open computer that rely on you having to re-use words you played prior, and navigating between nodes of the story being a slow affair, it was silly of me to not expect players to store every word they saw in worry that it would be necessary later.
Instead of puzzles that are designed to be worked out from a pool of four to seven words, now even the simplest puzzles are obscene, with tons of accidentally reasonable combinations of words not satisfying the one or two answers I had in mind. Plus, the moment you learn that some puzzles have multiple answers is the moment you start thinking that all puzzles have multiple answers. I tried to poke fun at this with things like the stairwell ending, where you play
pet cat after walking on a stairwell that “squeaks like a dying cat”. But while that ending is quite funny (well, only 190 places of funny as the results showed), the hundreds of non-existent endings that players tried to get to certainly aren’t.
A lot of people had noted that a couple of the puzzles were really difficult. While I agree that a few were a bit obtuse, I do think it was primarily due to the excess of words that people could collect. Even sort of sketchy phrases like
pretend security are way easier to reason if they’re only two of five words in your word bank.
If I were to work on Intevertebrae in the future, I would definitely design the puzzles to have fewer words overall and give each word more uses. Not only would this decrease the frustration of cycling through endless combinations, but it would also increase the number of actual word puzzles, which is the real difficulty (and source of fun) that I wanted present in my game.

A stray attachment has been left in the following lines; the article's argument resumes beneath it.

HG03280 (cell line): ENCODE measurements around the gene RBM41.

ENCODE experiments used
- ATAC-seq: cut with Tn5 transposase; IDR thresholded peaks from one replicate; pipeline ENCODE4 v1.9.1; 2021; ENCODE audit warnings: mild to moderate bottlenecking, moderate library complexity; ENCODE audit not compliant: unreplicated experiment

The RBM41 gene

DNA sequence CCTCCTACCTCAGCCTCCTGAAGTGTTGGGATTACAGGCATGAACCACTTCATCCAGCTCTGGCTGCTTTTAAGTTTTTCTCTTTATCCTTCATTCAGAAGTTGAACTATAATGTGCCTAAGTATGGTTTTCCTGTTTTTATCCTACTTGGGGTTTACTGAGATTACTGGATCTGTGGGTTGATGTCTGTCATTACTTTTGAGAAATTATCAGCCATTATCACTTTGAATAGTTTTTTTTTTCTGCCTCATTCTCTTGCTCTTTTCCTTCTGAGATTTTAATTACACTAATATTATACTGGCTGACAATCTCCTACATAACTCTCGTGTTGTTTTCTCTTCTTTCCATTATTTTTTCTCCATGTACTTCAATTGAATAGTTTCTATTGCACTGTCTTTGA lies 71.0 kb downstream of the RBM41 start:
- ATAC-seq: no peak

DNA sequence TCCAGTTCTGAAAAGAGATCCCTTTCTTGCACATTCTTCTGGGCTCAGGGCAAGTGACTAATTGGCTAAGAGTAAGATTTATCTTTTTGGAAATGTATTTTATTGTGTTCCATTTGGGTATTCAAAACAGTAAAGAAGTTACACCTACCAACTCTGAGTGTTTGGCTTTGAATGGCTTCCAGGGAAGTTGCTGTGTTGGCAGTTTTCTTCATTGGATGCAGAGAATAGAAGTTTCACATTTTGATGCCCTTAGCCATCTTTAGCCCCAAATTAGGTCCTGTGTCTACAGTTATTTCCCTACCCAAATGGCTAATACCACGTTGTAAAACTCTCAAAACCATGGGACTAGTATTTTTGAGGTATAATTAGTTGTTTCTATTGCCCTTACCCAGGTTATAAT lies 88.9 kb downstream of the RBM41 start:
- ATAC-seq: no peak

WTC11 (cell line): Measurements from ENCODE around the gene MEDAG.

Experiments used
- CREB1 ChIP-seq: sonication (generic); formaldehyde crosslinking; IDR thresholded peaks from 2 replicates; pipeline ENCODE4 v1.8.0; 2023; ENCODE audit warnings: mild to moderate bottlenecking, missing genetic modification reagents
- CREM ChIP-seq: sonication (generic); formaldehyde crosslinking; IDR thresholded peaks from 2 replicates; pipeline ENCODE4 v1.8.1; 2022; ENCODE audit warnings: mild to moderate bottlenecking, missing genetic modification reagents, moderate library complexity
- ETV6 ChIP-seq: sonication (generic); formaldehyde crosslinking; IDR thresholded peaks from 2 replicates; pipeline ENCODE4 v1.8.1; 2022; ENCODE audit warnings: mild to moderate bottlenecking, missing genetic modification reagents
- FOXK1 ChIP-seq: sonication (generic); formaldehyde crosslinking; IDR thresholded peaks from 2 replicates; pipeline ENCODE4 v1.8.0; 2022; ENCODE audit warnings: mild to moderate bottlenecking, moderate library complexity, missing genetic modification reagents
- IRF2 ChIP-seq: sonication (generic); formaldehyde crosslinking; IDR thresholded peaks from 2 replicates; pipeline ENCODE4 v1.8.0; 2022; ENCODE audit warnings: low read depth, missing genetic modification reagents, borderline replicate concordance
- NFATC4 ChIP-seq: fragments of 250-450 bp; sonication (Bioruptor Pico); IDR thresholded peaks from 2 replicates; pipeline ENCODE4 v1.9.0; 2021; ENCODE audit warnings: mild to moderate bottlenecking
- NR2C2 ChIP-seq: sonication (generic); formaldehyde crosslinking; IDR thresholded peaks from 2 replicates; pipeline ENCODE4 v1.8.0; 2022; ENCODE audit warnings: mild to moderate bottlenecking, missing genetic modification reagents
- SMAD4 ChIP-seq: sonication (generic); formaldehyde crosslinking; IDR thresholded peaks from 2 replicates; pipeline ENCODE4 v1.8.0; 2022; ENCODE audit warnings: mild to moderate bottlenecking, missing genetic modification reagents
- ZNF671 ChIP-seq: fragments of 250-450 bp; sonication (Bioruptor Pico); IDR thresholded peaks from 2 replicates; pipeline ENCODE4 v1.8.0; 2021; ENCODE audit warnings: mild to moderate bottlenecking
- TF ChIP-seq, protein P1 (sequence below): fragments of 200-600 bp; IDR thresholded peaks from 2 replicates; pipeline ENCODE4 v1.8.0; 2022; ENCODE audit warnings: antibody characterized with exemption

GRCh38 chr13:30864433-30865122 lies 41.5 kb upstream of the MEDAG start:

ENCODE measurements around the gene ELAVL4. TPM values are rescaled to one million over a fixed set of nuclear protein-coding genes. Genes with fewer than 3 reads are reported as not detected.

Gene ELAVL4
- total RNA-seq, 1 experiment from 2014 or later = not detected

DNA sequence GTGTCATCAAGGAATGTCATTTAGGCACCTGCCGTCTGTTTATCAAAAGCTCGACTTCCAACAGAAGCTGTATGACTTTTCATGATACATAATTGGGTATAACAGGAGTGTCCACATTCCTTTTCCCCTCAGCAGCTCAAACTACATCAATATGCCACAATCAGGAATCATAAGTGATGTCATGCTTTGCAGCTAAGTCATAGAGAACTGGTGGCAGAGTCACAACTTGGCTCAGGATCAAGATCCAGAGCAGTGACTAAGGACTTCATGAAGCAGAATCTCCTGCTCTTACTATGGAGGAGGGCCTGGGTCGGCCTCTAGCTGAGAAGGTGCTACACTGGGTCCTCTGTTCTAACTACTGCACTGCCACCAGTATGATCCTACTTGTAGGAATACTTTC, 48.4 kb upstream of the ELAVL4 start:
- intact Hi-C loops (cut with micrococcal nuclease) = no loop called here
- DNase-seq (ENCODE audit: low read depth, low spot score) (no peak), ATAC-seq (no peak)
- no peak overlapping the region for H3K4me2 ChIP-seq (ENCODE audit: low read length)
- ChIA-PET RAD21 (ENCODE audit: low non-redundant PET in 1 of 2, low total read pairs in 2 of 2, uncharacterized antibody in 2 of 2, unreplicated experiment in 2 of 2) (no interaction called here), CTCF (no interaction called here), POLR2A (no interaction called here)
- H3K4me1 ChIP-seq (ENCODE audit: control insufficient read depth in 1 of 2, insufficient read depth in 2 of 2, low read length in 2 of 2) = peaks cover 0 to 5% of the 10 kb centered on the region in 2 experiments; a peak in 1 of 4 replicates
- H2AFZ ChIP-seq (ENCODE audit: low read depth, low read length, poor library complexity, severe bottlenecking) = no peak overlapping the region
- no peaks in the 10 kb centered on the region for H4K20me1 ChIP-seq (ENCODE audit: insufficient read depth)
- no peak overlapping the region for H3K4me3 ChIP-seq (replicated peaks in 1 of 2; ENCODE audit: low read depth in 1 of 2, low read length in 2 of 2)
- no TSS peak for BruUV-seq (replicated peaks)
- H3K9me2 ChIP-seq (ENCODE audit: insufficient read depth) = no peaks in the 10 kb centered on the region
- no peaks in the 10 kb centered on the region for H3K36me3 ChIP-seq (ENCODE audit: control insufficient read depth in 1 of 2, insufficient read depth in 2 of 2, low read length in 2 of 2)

OK People Said Good Things Too
I’ve gone on about the most popular critical feedback for a bit now, but people also plenty of nice things to say:
- People generally enjoyed the story! This is definitely my favorite comment. As someone who hasn’t written a story since probably middle school twelve years ago, I’ve been nervous about attempting a narrative game for a long while, which sucks since they’re my favorite genre. While the plot might not have been the most unique, it’s definitely a large confidence boost to hear that people liked the writing.
- Even with some of the inadvertent difficulty, people thought the time-traveling, knowledge-base-building puzzle mechanics were novel and entertaining. Novelty is extremely important to me as a developer–as someone who plays way fewer games than I used to, the easiest way to get me interested in your game is novelty (well-executed novelty, anyway). I’ve been wanting to make a narrative game for a while now, and besides my lack of confidence regarding writing skills, a way to make myself stand out from the thousands of other (great!) games was a blocker. I’m happy to have finally come up with something that both I and others enjoy.
- As minimal as they were, the two small music tracks were definitely worth making. I ran out of time for music my last two LD games, so this time I made sure to reserve two hours for just for music. The time restraints ended up working in my favor, as their minimalism allowed them to settle into the background and serve more as mood-makers than attention-grabbers (further shown by my Mood ranking versus my Audio ranking, lol).
Issues aside, I’m really proud of how I did this Ludum Dare, and I’m looking forward to the next one. See y’all at LD45!